In any case, the Bloemfontein Conference (May-June 1899) was an honest attempt on the part of the British authorities to reach a modus vivendi on the questions at issue. Its starting-point was as follows: On 4 May Milner, in a powerful and plain-spoken telegram, stated the case for intervention. ‘The true remedy’, he said, ‘is to strike at the root of all these injuries, the political impotence of the injured. What diplomatic protests will never accomplish, a fair measure of Uitlander representation would gradually but surely bring about.’ ‘The case for intervention’, he insisted, ‘is overwhelming. ¼ The spectacle of thousands of British subjects kept permanently in the position of helots, constantly chafing over undoubted grievances and calling vainly to Her Majesty's government for redress, does steadily undermine the influence and reputation of Great Britain and the respect for the British government within the British dominions.’ Chamberlain's considered reply, sent on 10 May, covered the whole ground. After summarizing the details of the Uitlanders' grievances, the most serious of which affected their ‘personal rights’ placing them ‘in a position of political, social, and educational inferiority to the Boer inhabitants of the Transvaal, and even endangering the security of their lives and property’, the dispatch finally stated the conclusions at which the British government had arrived. Recognizing the exceptional circumstances of the case, they had, since February 1896, intentionally refrained from any pressure on the government of the South African Republic, except in cases where there had been a distinct breach of the Convention of 1884. Reluctant as they were to depart from this attitude of reserve and expectancy, still, ‘having regard to the position of Great Britain as the paramount power in South Africa, and the duty incumbent on them to protect all British subjects residing in a foreign country, they cannot permanently ignore the exceptional and arbitrary treatment to which their fellow-countrymen and others are exposed, and the absolute indifference of the government of the Republic to the friendly representations which have been made to them on the subject’. ‘With the earnest hope of arriving at a satisfactory settlement and as a proof of their desire to maintain cordial relations with the South African Republic’, the British government proposed that a meeting should be arranged between President Kruger and Sir Alfred Milner at Pretoria. Meanwhile, the idea of a conference was already in the mind of leaders of the Dutch in Cape Colony and the Orange Free State; and the Bloemfontein Conference, which lasted from 31 May to 4 June, was welcomed by moderate men of all parties. The question was complicated by Kruger's desire to offset any concessions he might make with regard to the franchise by gains in other directions; and by Milner's insistence that there were other questions, besides the franchise, about which it might be necessary to make complaints. On the main subject of the Conference Milner proposed as a settlement a five years' retrospective franchise, and a substantial increase in the number of seats in the Volksraad to be allotted to the Rand. On the third day of the Conference a counter-scheme was put forward by Kruger, which included a six months' notice of intention to apply for naturalization; naturalization after two years' continued registration; and the right to the franchise after continuous registration for five years after naturalization. It proved impossible to arrive at an agreement, and the Conference came to an end.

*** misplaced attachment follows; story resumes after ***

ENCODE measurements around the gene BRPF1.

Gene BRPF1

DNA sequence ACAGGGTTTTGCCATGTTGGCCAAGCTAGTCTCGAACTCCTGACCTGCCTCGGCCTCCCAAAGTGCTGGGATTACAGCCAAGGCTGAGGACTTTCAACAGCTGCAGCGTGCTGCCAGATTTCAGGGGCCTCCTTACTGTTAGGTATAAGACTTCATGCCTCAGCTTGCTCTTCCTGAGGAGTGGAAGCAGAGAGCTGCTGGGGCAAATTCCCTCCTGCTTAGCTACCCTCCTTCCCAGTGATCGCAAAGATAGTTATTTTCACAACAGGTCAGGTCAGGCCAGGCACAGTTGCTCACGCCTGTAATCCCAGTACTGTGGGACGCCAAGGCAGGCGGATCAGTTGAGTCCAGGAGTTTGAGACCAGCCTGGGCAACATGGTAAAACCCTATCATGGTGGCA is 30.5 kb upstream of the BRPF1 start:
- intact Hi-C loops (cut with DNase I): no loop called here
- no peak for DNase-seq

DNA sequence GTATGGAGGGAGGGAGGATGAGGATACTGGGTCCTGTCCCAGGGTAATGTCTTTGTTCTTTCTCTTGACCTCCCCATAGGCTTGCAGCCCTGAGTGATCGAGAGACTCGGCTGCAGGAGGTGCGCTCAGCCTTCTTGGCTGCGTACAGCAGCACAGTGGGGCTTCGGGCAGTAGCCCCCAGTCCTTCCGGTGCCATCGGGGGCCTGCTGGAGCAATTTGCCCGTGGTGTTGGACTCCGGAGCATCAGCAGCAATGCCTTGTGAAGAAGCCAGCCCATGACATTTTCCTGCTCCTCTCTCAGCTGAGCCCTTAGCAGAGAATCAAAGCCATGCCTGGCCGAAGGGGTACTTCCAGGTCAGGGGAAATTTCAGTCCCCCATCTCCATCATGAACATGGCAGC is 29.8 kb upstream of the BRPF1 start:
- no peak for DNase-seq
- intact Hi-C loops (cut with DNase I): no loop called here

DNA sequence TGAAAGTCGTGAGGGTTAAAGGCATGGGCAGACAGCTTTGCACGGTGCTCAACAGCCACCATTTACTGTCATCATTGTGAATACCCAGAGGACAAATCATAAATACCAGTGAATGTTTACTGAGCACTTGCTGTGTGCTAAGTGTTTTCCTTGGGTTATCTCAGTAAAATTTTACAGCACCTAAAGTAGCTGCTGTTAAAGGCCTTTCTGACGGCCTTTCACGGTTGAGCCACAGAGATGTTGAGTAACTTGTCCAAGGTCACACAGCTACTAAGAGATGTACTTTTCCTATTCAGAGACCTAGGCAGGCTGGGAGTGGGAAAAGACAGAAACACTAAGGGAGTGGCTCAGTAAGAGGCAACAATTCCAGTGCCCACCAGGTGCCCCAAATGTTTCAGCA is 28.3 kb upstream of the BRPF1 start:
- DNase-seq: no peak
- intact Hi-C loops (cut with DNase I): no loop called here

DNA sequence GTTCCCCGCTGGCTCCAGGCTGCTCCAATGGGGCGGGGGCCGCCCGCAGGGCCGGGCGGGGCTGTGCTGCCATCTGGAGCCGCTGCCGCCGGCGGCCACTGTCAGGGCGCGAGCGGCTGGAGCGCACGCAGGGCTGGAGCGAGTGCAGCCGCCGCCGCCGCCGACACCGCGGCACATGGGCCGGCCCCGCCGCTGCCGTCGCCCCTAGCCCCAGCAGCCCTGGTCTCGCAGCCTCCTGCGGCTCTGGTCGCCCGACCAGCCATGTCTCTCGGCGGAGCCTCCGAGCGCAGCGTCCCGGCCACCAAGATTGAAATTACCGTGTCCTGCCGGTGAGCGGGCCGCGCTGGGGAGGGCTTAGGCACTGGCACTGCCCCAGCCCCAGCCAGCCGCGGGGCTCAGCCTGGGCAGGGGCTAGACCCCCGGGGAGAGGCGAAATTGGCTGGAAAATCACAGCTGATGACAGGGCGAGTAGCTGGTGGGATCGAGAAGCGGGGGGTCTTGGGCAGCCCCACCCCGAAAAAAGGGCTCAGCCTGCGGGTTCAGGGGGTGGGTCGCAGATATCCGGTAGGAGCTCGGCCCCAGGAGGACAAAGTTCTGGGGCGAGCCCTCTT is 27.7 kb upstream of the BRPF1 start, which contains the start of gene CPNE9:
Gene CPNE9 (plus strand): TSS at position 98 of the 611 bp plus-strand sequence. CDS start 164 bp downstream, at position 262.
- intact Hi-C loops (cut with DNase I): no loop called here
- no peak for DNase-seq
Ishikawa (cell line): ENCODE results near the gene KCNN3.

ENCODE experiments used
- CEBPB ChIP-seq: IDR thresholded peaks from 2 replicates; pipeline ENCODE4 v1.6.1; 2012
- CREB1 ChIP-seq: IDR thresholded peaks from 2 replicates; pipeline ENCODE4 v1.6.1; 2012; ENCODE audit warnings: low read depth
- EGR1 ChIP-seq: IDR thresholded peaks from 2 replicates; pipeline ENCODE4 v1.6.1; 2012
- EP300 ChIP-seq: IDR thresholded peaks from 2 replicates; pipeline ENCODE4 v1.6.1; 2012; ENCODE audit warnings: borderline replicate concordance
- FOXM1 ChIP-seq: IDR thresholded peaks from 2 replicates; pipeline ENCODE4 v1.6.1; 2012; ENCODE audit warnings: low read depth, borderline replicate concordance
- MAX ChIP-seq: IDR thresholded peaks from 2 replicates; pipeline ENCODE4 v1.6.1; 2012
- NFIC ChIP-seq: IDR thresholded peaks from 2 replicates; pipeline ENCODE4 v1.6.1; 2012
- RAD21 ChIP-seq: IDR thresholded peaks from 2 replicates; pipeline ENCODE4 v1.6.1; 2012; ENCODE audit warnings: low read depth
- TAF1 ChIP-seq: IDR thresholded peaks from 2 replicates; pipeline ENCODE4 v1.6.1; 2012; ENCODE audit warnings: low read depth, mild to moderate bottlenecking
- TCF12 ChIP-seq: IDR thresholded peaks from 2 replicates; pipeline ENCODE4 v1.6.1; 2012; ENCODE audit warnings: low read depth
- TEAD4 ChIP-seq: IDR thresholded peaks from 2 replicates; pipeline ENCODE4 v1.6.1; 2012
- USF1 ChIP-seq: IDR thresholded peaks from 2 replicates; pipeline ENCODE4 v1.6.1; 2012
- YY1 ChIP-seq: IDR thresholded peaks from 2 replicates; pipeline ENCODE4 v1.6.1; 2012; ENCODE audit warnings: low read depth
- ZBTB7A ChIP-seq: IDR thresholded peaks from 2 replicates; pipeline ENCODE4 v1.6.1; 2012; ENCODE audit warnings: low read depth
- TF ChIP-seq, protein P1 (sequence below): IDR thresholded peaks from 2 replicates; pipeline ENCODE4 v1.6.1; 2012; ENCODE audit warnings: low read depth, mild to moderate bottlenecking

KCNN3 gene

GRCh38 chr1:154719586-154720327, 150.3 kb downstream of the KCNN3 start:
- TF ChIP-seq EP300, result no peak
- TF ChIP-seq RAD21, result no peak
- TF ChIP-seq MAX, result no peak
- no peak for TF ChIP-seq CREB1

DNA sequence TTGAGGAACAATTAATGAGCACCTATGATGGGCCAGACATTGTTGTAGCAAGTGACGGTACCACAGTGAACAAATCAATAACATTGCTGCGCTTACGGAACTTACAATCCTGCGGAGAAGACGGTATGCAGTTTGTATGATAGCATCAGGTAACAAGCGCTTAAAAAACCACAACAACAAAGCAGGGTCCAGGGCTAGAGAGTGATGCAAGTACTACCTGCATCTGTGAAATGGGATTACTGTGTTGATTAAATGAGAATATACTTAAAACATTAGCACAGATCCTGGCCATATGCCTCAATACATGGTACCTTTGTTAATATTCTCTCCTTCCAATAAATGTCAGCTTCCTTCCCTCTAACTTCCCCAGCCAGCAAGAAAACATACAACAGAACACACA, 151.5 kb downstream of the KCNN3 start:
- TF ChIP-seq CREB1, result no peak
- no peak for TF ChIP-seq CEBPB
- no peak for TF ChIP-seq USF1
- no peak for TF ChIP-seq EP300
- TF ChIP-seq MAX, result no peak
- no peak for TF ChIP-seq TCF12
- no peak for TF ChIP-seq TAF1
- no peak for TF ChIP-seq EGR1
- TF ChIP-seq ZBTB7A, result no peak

It is easy to maintain that the Bloemfontein Conference broke down on petty points; but, in fact, throughout the negotiations Kruger never showed that spirit of conciliation without which paper concessions would have proved practically worthless. No one recognized more clearly than Chamberlain how great a calamity would be a war in South Africa, of the nature of a civil war; but the question was whether the situation had not become so serious that even war might be the less of two evils. Moreover, if the British government had really aimed at putting an end to the Republic, they would not have counselled measures that would have secured to it a new lease of life.